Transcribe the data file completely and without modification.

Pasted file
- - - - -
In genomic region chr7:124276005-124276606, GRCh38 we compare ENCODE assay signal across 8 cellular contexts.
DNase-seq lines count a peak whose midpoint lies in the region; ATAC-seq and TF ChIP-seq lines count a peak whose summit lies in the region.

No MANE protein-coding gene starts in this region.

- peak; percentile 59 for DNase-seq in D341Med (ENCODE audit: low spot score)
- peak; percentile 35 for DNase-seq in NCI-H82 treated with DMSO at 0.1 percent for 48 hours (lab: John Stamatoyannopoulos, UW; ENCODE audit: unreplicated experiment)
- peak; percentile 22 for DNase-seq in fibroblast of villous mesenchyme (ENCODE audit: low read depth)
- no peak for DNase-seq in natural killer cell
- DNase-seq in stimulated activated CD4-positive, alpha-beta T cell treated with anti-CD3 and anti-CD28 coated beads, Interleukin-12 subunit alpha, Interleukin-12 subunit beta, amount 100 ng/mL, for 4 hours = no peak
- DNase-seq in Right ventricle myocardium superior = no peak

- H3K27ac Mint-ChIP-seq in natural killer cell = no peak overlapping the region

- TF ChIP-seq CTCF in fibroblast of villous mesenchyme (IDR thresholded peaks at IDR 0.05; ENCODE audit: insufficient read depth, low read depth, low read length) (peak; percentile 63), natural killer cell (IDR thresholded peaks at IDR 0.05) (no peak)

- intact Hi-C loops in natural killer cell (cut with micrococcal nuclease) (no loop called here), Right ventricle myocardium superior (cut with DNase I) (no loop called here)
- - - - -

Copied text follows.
In genomic region chr7:124276005-124276606, GRCh38 we compare ENCODE assay signal across 8 cellular contexts.
DNase-seq lines count a peak whose midpoint lies in the region; ATAC-seq and TF ChIP-seq lines count a peak whose summit lies in the region.

No MANE protein-coding gene starts in this region.

- peak; percentile 59 for DNase-seq in D341Med (ENCODE audit: low spot score)
- peak; percentile 35 for DNase-seq in NCI-H82 treated with DMSO at 0.1 percent for 48 hours (lab: John Stamatoyannopoulos, UW; ENCODE audit: unreplicated experiment)
- peak; percentile 22 for DNase-seq in fibroblast of villous mesenchyme (ENCODE audit: low read depth)
- no peak for DNase-seq in natural killer cell
- DNase-seq in stimulated activated CD4-positive, alpha-beta T cell treated with anti-CD3 and anti-CD28 coated beads, Interleukin-12 subunit alpha, Interleukin-12 subunit beta, amount 100 ng/mL, for 4 hours = no peak
- DNase-seq in Right ventricle myocardium superior = no peak

- H3K27ac Mint-ChIP-seq in natural killer cell = no peak overlapping the region

- TF ChIP-seq CTCF in fibroblast of villous mesenchyme (IDR thresholded peaks at IDR 0.05; ENCODE audit: insufficient read depth, low read depth, low read length) (peak; percentile 63), natural killer cell (IDR thresholded peaks at IDR 0.05) (no peak)

- intact Hi-C loops in natural killer cell (cut with micrococcal nuclease) (no loop called here), Right ventricle myocardium superior (cut with DNase I) (no loop called here)